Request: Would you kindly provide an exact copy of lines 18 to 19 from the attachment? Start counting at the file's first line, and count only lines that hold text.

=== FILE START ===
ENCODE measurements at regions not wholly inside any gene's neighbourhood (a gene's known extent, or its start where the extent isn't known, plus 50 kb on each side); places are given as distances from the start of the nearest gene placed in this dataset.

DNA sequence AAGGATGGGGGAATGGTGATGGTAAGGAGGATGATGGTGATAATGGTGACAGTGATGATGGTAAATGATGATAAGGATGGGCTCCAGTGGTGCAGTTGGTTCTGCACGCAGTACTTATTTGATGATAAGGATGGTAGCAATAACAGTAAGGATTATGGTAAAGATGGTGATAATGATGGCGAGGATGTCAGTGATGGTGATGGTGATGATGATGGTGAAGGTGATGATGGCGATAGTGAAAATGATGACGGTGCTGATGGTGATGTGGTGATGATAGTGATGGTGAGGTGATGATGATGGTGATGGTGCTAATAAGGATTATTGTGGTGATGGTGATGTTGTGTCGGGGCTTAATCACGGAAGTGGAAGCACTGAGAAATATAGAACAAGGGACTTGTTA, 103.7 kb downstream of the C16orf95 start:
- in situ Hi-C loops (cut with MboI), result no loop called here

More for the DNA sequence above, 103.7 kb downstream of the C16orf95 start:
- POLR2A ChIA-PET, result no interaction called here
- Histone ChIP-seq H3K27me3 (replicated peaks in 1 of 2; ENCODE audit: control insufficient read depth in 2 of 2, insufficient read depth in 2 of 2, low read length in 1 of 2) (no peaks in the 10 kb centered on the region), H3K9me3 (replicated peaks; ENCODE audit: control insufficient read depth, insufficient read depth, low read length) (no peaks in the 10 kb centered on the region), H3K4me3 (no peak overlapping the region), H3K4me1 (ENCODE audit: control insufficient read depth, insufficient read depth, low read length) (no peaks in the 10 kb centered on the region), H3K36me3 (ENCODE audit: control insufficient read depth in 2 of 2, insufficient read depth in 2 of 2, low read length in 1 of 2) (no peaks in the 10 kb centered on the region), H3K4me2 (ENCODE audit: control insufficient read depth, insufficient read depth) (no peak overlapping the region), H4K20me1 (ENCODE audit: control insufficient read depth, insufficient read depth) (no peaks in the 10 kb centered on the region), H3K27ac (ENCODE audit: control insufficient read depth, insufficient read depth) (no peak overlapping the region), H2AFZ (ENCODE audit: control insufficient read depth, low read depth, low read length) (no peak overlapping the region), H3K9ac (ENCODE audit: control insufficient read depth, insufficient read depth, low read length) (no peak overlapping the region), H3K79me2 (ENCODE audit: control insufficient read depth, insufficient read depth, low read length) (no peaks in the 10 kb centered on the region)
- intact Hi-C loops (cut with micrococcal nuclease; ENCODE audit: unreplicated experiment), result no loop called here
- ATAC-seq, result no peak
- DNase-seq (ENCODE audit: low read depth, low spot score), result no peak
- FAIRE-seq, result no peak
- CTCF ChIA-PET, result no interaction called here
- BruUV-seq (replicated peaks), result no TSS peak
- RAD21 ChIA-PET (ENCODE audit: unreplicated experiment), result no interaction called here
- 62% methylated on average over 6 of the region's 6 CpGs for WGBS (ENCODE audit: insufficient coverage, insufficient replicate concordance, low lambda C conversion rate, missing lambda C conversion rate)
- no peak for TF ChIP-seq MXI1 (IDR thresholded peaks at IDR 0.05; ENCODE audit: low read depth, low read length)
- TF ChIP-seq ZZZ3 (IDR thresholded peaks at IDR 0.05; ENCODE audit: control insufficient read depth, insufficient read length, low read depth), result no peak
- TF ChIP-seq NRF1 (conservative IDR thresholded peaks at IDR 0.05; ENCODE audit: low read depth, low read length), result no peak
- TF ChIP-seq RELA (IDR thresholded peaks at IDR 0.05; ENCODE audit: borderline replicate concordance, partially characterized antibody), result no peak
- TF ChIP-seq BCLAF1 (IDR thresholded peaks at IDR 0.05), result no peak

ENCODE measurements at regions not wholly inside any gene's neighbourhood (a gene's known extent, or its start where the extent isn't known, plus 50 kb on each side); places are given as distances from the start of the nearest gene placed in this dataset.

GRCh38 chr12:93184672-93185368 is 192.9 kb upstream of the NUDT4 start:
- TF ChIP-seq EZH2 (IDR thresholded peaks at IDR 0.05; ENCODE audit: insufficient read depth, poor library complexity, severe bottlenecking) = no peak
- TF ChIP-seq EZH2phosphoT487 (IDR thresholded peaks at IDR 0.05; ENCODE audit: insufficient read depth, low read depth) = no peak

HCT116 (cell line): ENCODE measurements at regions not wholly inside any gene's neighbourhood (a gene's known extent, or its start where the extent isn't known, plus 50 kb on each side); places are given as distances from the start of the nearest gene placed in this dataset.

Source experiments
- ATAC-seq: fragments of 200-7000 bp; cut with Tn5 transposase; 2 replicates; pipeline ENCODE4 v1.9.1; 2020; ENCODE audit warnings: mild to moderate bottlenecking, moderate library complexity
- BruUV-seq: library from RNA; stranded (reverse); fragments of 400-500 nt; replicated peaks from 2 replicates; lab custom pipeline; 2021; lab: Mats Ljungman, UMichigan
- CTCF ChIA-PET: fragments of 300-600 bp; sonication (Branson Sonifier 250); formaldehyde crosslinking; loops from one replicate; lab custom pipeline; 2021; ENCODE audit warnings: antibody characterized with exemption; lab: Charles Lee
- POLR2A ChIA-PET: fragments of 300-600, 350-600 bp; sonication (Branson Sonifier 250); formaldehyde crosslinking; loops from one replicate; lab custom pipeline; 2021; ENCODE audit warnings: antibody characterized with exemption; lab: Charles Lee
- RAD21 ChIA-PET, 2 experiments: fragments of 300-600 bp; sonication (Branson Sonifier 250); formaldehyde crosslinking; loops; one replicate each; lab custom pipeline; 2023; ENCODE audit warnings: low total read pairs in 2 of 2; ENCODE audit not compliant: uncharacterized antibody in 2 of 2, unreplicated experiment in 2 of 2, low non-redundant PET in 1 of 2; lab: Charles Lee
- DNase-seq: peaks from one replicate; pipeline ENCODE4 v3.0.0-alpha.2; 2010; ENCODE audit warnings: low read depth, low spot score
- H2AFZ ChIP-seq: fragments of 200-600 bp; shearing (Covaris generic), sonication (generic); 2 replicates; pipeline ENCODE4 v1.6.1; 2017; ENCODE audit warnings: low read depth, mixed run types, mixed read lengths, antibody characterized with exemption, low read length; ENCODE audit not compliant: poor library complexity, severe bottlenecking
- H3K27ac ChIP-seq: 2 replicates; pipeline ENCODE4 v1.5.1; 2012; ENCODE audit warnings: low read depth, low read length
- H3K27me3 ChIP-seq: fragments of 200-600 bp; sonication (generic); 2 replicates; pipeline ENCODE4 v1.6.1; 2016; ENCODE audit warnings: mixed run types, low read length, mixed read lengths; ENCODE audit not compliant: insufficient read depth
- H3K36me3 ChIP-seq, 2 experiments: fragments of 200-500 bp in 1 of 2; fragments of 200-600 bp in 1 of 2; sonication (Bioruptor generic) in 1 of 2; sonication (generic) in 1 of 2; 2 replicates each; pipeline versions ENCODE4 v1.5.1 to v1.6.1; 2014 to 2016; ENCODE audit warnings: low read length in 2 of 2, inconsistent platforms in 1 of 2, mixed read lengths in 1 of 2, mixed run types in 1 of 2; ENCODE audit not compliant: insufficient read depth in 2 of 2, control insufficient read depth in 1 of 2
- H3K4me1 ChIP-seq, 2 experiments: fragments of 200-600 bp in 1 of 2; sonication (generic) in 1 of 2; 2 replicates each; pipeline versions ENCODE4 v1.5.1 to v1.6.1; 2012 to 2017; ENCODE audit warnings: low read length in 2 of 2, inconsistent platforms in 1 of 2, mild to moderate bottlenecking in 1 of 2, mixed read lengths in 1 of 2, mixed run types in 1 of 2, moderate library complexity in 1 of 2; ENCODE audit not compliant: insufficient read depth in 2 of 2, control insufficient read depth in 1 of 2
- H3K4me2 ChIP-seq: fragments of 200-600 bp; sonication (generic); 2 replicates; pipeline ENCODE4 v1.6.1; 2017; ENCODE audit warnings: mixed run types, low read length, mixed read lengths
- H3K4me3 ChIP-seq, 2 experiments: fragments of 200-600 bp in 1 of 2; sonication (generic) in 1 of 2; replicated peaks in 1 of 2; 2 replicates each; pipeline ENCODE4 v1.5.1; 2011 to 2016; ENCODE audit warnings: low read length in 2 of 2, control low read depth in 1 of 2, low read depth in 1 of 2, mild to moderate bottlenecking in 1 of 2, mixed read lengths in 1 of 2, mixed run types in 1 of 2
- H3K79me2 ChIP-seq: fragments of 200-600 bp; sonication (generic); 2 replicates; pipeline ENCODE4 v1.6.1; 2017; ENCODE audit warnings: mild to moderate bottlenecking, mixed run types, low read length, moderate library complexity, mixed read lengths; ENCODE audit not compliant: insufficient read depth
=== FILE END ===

- TF ChIP-seq RELA (IDR thresholded peaks at IDR 0.05; ENCODE audit: borderline replicate concordance, partially characterized antibody), result no peak
- TF ChIP-seq BCLAF1 (IDR thresholded peaks at IDR 0.05), result no peak